Baker said those standards could have value. "In the real world, these 'voluntary' standards will be quasi-mandatory, because companies that don't meet them could face lawsuits after suffering a breach," he said. "They will also provide some liability protection for industry, since under tort law, following government standards is a good way to rebut claims of negligence."
The fundamental question, of course, is whether the order will make the public and private sector more secure, both from attack and from espionage aimed at stealing intellectual property. And experts are generally dubious about that as well.
Joe Weiss, managing partner at Applied Control Solutions and a critical infrastructure expert, said flatly, "It's not going to work."
Weiss said he is adamant partly because the leaders of utilities have "checked the box," to be in compliance with government security standards, but little else.
Besides that, "they don't trust the government," he said, adding that there is no need for an order to let government share information on threats. "They're already doing that," he said.
Roger Thornton, CTO of AlienVault, said: "It is very hard for many of us in the private sector to trust that the feds have significantly better threat information that they are willing to share," he said. "Researchers at hundreds of private organizations like ours are routinely catching attacks and infiltrations backed by states, particularly China and even the U.S. or its allies."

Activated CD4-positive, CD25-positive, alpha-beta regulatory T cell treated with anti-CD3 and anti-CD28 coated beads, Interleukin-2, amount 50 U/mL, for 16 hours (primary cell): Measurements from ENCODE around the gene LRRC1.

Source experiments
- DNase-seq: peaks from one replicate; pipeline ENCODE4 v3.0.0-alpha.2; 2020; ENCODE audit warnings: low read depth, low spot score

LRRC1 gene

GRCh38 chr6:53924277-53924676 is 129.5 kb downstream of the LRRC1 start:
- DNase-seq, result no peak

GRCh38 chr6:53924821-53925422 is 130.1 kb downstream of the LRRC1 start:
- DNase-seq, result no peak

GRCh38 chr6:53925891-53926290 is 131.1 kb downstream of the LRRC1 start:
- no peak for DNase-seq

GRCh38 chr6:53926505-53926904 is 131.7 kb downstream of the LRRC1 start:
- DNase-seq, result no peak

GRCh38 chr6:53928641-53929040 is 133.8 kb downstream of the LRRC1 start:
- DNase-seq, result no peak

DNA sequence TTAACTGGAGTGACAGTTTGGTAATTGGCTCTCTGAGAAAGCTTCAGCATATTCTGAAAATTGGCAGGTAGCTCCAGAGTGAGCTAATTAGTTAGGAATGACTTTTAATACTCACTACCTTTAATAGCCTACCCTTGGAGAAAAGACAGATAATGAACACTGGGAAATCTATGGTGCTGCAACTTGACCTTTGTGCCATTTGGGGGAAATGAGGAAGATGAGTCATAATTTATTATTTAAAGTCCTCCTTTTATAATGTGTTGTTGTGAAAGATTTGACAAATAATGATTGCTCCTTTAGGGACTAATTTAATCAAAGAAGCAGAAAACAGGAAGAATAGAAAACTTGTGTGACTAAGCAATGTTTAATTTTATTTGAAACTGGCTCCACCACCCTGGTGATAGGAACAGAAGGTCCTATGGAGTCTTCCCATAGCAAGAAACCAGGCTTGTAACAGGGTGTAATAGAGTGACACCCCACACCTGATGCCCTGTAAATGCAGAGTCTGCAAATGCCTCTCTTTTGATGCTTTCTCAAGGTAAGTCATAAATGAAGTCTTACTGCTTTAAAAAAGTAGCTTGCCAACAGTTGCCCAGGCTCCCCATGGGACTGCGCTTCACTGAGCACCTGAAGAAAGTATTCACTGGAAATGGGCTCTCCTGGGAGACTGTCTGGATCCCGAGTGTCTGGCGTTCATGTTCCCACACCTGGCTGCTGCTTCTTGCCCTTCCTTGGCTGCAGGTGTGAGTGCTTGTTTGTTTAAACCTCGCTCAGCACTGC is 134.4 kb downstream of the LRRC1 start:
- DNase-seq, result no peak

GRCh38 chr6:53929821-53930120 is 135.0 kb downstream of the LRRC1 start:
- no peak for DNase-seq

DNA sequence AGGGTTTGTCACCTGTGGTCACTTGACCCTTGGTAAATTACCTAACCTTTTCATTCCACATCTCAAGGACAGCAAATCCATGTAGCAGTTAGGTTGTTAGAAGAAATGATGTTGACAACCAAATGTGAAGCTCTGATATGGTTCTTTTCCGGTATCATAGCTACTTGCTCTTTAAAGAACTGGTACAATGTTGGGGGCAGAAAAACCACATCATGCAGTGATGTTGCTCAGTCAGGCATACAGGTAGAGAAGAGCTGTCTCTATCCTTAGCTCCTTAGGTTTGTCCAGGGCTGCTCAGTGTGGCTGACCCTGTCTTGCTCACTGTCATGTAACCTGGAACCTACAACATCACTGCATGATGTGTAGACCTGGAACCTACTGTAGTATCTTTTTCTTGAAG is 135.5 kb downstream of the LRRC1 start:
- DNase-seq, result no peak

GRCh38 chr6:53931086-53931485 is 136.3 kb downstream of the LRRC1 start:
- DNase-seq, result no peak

"The ways the government can help most are in the things that it can do exclusively, such as treaties with foreign governments to limit cyber attacks and aid in joint law enforcement," he said. "To assert that government's involvement and training is necessary for private industry to accurately identify, assess, and respond to threats is frankly a somewhat arrogant position to take."
Weiss, who said he has documented more than 75 electric industry control system cyber incidents, said those incidents are, "real, numerous and growing."
"However, the electric industry and NERC (North American Electric Reliability Corporation) generally have been silent on disclosing control system cyber incidents even within the industry," he said.
The executive order is also not expected to stem the flood of espionage intrusions by China. The Washington Post's Ellen Nakashima reported recently that sources familiar with the most recent National Intelligence Estimate -- a classified document -- told her that the Chinese have been hacking the U.S. energy, finance, information technology, aerospace and automotives sectors for the past five years.
"The assessment does not quantify the financial impact of the espionage, but outside experts have estimated it in the tens of billions of dollars," the report said.
But Harvard Law School professor Jack Goldsmith, writing on the Lawfare blog, noted that the options for the U.S.Ã'Â are few and weak.
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